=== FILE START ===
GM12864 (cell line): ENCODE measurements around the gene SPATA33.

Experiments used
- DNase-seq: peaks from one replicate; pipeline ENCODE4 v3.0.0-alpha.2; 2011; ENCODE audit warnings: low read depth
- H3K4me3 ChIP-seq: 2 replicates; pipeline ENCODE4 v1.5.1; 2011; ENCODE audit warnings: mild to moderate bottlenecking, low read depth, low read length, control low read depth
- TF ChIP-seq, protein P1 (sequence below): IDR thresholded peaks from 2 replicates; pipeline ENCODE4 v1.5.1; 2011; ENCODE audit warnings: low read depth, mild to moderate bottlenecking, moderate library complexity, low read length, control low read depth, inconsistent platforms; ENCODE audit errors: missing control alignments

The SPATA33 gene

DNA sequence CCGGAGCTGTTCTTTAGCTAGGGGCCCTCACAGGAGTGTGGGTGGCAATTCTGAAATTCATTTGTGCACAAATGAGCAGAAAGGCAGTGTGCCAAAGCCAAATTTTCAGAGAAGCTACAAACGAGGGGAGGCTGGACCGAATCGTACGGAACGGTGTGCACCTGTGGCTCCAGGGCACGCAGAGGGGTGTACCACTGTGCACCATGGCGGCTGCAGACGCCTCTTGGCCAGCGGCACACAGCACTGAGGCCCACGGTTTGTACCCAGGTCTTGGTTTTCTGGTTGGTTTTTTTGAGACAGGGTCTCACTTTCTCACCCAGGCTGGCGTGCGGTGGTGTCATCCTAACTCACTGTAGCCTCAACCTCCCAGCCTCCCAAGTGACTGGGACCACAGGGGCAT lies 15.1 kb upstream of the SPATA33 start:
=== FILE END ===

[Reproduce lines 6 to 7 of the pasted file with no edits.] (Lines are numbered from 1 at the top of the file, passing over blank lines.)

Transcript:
The SPATA33 gene

DNA sequence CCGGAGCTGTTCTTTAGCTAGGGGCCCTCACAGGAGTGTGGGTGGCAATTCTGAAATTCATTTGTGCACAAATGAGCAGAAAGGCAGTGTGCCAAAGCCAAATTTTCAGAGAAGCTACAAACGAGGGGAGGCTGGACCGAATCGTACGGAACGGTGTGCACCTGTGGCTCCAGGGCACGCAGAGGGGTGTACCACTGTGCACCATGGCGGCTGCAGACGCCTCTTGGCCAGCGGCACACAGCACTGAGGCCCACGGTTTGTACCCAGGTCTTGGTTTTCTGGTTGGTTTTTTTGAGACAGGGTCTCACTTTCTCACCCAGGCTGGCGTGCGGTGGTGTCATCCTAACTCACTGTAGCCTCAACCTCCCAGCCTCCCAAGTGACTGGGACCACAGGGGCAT lies 15.1 kb upstream of the SPATA33 start: